By: Lester Kraft and Trent Lindsey
- has the power make treaties with Senate approval. He or she can also receive ambassadors and work with leaders of other nations.
- is responsible for nominating the heads of governmental departments, which the Senate must then approve. In addition, the president nominates judges to federal courts and justices to the United States Supreme Court.
- can issue executive orders, which have the force of law but do not have to be approved by congress.
- can issue pardons for federal offenses.
- can convene Congress for special sessions.
- can veto legislation approved by Congress. However, the veto is limited. It is not a line-item veto, meaning that he or she cannot veto only specific parts of legislation, and it can be overridden by a two-thirds vote by Congress.
- delivers a State of the Union address annually to a joint session of Congress.
Governors, all of whom are popularly elected, serve as the chief executive officers of the fifty states and five commonwealths and territories.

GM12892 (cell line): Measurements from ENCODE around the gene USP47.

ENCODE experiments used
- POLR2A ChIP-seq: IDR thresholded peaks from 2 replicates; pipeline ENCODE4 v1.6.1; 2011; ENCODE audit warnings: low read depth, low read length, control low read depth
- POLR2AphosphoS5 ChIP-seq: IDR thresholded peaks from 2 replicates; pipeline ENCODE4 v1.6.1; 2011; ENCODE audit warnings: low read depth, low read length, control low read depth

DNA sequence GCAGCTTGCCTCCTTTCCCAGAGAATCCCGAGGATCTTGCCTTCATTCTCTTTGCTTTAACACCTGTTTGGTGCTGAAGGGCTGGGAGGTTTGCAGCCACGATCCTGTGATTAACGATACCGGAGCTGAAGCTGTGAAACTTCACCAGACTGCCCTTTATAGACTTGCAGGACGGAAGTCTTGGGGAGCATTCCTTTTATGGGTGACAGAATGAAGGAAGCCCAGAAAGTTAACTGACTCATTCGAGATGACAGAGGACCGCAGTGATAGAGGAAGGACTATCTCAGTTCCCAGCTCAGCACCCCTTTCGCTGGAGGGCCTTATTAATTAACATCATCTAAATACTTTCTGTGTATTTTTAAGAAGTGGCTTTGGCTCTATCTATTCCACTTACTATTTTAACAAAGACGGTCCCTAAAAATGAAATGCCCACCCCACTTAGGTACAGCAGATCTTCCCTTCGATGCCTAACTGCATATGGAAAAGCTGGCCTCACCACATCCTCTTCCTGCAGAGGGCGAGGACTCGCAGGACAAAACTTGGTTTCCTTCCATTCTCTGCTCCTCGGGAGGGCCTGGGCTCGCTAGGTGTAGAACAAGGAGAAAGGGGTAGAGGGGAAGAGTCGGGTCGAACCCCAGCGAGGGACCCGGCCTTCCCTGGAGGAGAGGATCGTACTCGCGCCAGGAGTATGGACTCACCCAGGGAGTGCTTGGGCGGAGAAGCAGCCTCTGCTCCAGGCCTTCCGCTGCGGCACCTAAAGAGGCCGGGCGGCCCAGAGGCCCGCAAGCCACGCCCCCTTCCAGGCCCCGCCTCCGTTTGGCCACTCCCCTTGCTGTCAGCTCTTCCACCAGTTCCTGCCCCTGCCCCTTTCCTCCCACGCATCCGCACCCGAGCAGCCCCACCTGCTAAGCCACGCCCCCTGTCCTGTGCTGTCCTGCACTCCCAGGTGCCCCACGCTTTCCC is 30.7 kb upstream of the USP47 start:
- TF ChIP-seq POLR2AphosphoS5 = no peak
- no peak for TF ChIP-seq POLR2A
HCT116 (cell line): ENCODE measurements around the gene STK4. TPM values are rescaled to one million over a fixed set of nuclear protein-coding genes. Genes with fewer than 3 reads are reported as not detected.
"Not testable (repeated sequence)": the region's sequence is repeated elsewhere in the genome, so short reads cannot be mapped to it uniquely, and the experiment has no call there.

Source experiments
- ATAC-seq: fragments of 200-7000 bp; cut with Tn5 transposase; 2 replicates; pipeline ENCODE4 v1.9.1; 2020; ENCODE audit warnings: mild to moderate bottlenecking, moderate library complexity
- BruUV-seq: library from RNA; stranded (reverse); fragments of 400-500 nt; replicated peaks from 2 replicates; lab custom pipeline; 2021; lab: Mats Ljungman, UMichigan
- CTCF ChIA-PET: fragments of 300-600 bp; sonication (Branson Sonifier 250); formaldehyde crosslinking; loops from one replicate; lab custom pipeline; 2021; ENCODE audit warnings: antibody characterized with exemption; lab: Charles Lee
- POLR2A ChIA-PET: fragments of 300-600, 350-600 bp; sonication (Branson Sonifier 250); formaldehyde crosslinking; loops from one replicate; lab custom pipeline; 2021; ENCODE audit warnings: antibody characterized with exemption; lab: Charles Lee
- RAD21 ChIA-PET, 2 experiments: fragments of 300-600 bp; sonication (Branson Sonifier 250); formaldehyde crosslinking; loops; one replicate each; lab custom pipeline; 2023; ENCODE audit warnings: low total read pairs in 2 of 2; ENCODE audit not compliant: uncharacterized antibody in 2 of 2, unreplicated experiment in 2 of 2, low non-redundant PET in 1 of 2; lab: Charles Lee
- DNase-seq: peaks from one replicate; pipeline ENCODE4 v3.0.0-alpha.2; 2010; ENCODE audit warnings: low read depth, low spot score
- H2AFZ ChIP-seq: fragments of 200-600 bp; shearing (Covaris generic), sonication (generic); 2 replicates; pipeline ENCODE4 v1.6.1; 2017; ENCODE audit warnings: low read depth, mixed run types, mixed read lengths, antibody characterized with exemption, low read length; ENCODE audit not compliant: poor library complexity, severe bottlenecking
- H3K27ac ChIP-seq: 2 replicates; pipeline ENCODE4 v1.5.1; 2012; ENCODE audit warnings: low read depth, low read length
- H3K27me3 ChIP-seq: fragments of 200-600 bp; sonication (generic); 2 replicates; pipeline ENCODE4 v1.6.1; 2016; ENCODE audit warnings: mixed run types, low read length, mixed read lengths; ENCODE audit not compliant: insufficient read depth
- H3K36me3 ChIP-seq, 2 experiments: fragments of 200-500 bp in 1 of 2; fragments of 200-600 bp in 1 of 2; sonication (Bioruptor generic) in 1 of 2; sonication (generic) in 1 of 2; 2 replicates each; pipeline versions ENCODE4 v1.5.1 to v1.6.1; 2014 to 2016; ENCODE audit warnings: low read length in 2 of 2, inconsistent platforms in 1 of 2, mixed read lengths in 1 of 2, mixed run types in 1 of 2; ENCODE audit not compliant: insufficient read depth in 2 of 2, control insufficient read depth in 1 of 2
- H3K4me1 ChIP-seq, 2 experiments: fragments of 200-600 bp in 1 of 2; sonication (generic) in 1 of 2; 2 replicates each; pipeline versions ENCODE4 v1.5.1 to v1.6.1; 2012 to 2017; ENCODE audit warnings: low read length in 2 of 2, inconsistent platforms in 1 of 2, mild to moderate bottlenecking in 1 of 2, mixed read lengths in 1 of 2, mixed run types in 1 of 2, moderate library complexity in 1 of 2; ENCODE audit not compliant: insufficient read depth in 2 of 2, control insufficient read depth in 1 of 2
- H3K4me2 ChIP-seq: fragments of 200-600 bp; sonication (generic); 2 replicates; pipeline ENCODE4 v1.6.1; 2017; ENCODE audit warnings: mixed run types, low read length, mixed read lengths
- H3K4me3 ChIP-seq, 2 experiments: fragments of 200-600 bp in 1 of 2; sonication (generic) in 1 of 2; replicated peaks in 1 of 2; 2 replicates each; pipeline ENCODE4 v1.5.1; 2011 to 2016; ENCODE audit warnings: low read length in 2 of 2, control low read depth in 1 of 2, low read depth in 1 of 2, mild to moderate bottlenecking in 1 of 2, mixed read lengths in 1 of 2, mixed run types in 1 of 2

As state managers, governors are responsible for implementing state laws and overseeing the operation of the state executive branch. As state leaders, governors advance and pursue new and revised policies and programs using a variety of tools, among them executive orders, executive budgets, and legislative proposals and vetoes.
Governors carry out their management and leadership responsibilities and objectives with the support and assistance of department and agency heads, many of whom they are empowered to appoint. A majority of governors have the authority to appoint state court judges as well, in most cases from a list of names submitted by a nominations committee.
Although governors have many roles and responsibilities in common, the scope of gubernatorial power varies from state to state in accordance with state constitutions, legislation, and tradition, and governors often are ranked by political historians and other observers of state politics according to the number and extent of their powers. Ranking factors may include the following.
- Qualifications and tenure
- Legislative—including budget and veto—authority
- Appointment sovereignty
Although not necessarily a ranking factor, the power to issue executive orders and take emergency actions is a significant gubernatorial responsibility that varies from state to state.